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Tuesday, November 25, 2008

Ind. Decisions - One Indiana decision today from the 7th Circuit

In Kelly, et al v. Med-I Solutions (SD Ind., Judge Barker), a 15-page opinion, Judge Flaum writes:

Med-1 Solutions, LLC (“Med-1”) is a debt-collector that filed lawsuits in Indiana state small claims court to collect hospital charges owed by debtors to its client, St. Vincent Carmel Hospital, Inc. (“St. Vincent”). Med-1 filed these suits in its own name. Med-1 demanded and received attorney fees in these proceed- ings. Debtors then sued in federal district court, contend- ing that Med-1, its owner, and its in-house lawyers violated the Fair Debt Collection Practices Act (“FDCPA”) when they demanded attorney fees in the small claims pro- ceedings. The district court dismissed the case for lack of subject matter jurisdiction based on the Rooker-Feldman doctrine. For the reasons discussed below, we affirm. * * *

The Rooker-Feldman doctrine derives its name from two Supreme Court decisions, Rooker v. Fidelity Trust Co., 263 U.S. 413 (1923), and District of Columbia Court of Appeals v. Feldman, 460 U.S. 462 (1983). It “precludes lower federal court jurisdiction over claims seeking review of state court judgments . . . no matter how erroneous or unconstitutional the state court judgment may be.” Brokaw v. Weaver, 305 F.3d 660, 664 (7th Cir. 2002) (citing Remer v. Burlington Area Sch. Dist., 205 F.3d 990, 996 (7th Cir. 2000)). The doctrine applies not only to claims that were actually raised before the state court, but also to claims that are inextricably intertwined with state court determinations. See Feldman, 460 U.S. at 482 n.16. A state litigant seeking review of a state court judgment must follow the appellate process through the state court system and then directly to the United States Supreme Court. See GASH Assocs. v. Village of Rosemont, Ill., 995 F.2d 726, 727 (7th Cir. 1993).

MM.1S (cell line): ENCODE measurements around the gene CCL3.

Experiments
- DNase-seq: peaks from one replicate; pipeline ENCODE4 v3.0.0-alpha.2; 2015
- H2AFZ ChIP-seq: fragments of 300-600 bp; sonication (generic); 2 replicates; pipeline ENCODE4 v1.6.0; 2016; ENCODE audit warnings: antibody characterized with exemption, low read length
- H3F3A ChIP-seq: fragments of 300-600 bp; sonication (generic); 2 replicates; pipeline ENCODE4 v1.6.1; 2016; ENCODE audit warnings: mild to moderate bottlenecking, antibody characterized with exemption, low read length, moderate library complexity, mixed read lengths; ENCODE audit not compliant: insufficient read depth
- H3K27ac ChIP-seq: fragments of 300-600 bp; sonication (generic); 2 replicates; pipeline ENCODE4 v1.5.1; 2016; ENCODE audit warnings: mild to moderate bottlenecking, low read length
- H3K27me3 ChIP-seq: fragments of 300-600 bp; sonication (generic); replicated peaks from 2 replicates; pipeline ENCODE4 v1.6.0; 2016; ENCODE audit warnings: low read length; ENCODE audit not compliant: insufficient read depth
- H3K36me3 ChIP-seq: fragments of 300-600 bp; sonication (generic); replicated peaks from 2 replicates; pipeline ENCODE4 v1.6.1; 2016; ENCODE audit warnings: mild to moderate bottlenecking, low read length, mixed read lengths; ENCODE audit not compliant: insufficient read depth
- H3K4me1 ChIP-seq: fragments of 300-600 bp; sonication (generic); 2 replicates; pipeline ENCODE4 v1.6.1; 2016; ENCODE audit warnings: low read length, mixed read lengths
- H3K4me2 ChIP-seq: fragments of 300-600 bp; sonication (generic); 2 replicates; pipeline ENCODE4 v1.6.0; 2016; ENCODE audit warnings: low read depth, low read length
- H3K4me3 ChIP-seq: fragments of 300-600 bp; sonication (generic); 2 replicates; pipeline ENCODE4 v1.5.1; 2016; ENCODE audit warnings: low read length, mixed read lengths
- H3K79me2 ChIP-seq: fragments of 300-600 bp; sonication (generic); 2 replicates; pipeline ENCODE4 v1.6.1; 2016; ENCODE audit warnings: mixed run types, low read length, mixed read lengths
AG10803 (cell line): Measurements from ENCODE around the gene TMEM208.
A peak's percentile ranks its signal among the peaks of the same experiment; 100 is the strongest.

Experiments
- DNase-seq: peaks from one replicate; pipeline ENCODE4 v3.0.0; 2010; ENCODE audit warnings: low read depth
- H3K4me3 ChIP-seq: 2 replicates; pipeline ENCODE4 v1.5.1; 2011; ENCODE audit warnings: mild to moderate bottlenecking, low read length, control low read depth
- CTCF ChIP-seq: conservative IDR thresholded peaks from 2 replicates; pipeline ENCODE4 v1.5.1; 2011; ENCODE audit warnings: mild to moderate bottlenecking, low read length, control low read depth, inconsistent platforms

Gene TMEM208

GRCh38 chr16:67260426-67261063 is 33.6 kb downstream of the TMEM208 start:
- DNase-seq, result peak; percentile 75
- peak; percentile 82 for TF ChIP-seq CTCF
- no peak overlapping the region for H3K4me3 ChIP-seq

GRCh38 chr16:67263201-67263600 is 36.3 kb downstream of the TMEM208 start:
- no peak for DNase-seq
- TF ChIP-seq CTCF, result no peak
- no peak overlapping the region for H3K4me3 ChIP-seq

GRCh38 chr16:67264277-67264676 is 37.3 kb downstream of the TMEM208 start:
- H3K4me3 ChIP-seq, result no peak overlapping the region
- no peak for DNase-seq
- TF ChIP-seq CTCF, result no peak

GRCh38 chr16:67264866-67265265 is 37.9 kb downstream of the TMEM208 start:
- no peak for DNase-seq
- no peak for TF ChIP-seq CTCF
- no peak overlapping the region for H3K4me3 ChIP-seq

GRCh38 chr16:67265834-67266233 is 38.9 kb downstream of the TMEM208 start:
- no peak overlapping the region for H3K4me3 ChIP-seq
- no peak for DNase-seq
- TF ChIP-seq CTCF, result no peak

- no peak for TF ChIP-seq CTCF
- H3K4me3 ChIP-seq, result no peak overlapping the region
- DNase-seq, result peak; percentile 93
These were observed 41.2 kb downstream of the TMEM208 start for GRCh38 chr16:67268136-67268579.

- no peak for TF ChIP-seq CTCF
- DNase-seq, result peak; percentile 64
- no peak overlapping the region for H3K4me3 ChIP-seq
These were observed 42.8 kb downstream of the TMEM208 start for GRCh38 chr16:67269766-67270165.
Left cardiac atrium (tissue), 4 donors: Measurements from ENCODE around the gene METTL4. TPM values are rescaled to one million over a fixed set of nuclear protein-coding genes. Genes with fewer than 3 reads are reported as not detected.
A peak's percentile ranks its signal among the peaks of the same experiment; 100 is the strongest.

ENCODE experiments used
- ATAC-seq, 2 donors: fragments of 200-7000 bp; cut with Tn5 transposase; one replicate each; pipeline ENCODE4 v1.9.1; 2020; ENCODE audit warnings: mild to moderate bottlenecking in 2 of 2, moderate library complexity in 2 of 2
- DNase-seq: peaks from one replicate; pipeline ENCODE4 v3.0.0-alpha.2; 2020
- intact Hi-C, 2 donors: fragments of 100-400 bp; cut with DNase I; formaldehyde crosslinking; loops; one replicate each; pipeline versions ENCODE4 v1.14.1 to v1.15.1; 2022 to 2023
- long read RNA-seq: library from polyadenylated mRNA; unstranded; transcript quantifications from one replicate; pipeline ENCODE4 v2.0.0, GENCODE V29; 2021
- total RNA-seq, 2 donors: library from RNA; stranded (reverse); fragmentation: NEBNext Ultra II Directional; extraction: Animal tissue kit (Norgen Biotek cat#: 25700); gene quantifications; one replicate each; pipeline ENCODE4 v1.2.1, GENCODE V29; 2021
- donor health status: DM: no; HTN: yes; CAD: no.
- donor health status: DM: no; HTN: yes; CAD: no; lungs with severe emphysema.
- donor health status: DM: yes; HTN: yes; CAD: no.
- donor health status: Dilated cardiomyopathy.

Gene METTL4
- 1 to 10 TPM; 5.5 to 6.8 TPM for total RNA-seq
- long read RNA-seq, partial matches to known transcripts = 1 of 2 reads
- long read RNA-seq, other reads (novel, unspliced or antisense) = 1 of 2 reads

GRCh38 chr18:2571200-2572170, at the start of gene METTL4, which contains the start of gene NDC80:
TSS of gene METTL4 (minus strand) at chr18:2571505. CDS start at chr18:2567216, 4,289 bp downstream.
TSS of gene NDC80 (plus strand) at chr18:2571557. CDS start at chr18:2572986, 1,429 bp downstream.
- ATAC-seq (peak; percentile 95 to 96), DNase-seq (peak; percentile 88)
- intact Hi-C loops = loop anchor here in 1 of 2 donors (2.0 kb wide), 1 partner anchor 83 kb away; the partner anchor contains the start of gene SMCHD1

The Supreme Court recently revisited the doctrine in Exxon Mobil Corp. v. Saudi Basic Industries, 544 U.S. 280, 284 (2005). The doctrine previously had been applied expan- sively. See Exxon Mobil, 544 U.S. at 283 (describing how lower courts at times had interpreted the doctrine “to extend far beyond the contours of the Rooker and Feldman cases”). In Exxon Mobil, the Court explicitly limited the doctrine. The Rooker-Feldman doctrine now “is a narrow doctrine, ‘confined to cases brought by state-court losers complaining of injuries caused by state-court judgments rendered before the district court proceedings commenced and inviting district court review and rejec- tion of those judgments.’ ” * * *

Even in light of the Supreme Court’s nar- rowing of Rooker-Feldman in Exxon Mobil, we conclude we are still barred from evaluating claims, such as this one, where all of the allegedly improper relief was granted by state courts. * * *

Because of plaintiffs’ opportunities to raise their FDCPA claims in state court upon transfer of their cases to the plenary docket, we conclude that plaintiffs in this case had reasonable op- portunities to raise their claims in state court. * * *

The “reasonable opportunity” exception was developed during a time when federal courts applied Rooker-Feldman much more expan- sively. Post-Exxon Mobil, the “reasonable opportunity” exception to the Rooker-Feldman doctrine is of question- able viability.

Conclusion. We AFFIRM the district court’s holding because the Rooker-Feldman doctrine applies and there is no federal subject matter jurisdiction in this case. Therefore, we need not address defendants’ arguments related to res judicata and collateral estoppel.

Posted by Marcia Oddi on November 25, 2008 11:02 AM
Posted to Ind. (7th Cir.) Decisions